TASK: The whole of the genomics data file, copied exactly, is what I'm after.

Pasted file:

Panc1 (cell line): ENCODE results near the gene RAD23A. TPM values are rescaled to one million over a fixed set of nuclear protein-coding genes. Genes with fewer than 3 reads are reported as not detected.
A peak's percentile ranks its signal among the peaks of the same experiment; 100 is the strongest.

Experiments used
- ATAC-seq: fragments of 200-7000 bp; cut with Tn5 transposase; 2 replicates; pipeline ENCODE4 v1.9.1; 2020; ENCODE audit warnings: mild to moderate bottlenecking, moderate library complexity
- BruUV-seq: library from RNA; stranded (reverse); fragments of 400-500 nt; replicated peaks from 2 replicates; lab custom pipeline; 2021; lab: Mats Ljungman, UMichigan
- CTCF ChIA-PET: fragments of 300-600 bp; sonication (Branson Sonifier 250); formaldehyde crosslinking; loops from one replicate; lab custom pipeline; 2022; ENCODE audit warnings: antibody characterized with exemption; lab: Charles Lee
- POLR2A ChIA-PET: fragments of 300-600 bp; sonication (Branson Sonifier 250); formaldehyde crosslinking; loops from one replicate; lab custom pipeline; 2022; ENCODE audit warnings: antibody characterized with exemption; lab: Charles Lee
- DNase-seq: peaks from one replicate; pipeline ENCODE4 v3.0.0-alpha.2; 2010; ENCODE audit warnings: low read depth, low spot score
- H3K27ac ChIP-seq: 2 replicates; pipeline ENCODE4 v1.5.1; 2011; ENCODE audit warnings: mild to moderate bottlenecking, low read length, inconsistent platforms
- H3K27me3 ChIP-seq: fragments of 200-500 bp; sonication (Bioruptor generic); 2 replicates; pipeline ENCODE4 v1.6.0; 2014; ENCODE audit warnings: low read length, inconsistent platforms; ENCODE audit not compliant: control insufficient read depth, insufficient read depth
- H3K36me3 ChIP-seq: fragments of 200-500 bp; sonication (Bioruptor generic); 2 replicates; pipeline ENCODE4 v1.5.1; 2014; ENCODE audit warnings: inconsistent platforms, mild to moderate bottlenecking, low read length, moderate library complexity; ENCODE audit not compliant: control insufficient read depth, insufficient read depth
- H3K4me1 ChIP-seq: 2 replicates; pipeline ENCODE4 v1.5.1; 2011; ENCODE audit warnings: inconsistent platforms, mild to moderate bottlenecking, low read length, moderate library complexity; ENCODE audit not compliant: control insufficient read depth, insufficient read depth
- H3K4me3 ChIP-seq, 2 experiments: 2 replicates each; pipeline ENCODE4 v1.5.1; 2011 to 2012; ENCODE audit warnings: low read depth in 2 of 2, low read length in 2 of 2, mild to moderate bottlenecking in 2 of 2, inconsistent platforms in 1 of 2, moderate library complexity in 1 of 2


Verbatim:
Panc1 (cell line): ENCODE results near the gene RAD23A. TPM values are rescaled to one million over a fixed set of nuclear protein-coding genes. Genes with fewer than 3 reads are reported as not detected.
A peak's percentile ranks its signal among the peaks of the same experiment; 100 is the strongest.

Experiments used
- ATAC-seq: fragments of 200-7000 bp; cut with Tn5 transposase; 2 replicates; pipeline ENCODE4 v1.9.1; 2020; ENCODE audit warnings: mild to moderate bottlenecking, moderate library complexity
- BruUV-seq: library from RNA; stranded (reverse); fragments of 400-500 nt; replicated peaks from 2 replicates; lab custom pipeline; 2021; lab: Mats Ljungman, UMichigan
- CTCF ChIA-PET: fragments of 300-600 bp; sonication (Branson Sonifier 250); formaldehyde crosslinking; loops from one replicate; lab custom pipeline; 2022; ENCODE audit warnings: antibody characterized with exemption; lab: Charles Lee
- POLR2A ChIA-PET: fragments of 300-600 bp; sonication (Branson Sonifier 250); formaldehyde crosslinking; loops from one replicate; lab custom pipeline; 2022; ENCODE audit warnings: antibody characterized with exemption; lab: Charles Lee
- DNase-seq: peaks from one replicate; pipeline ENCODE4 v3.0.0-alpha.2; 2010; ENCODE audit warnings: low read depth, low spot score
- H3K27ac ChIP-seq: 2 replicates; pipeline ENCODE4 v1.5.1; 2011; ENCODE audit warnings: mild to moderate bottlenecking, low read length, inconsistent platforms
- H3K27me3 ChIP-seq: fragments of 200-500 bp; sonication (Bioruptor generic); 2 replicates; pipeline ENCODE4 v1.6.0; 2014; ENCODE audit warnings: low read length, inconsistent platforms; ENCODE audit not compliant: control insufficient read depth, insufficient read depth
- H3K36me3 ChIP-seq: fragments of 200-500 bp; sonication (Bioruptor generic); 2 replicates; pipeline ENCODE4 v1.5.1; 2014; ENCODE audit warnings: inconsistent platforms, mild to moderate bottlenecking, low read length, moderate library complexity; ENCODE audit not compliant: control insufficient read depth, insufficient read depth
- H3K4me1 ChIP-seq: 2 replicates; pipeline ENCODE4 v1.5.1; 2011; ENCODE audit warnings: inconsistent platforms, mild to moderate bottlenecking, low read length, moderate library complexity; ENCODE audit not compliant: control insufficient read depth, insufficient read depth
- H3K4me3 ChIP-seq, 2 experiments: 2 replicates each; pipeline ENCODE4 v1.5.1; 2011 to 2012; ENCODE audit warnings: low read depth in 2 of 2, low read length in 2 of 2, mild to moderate bottlenecking in 2 of 2, inconsistent platforms in 1 of 2, moderate library complexity in 1 of 2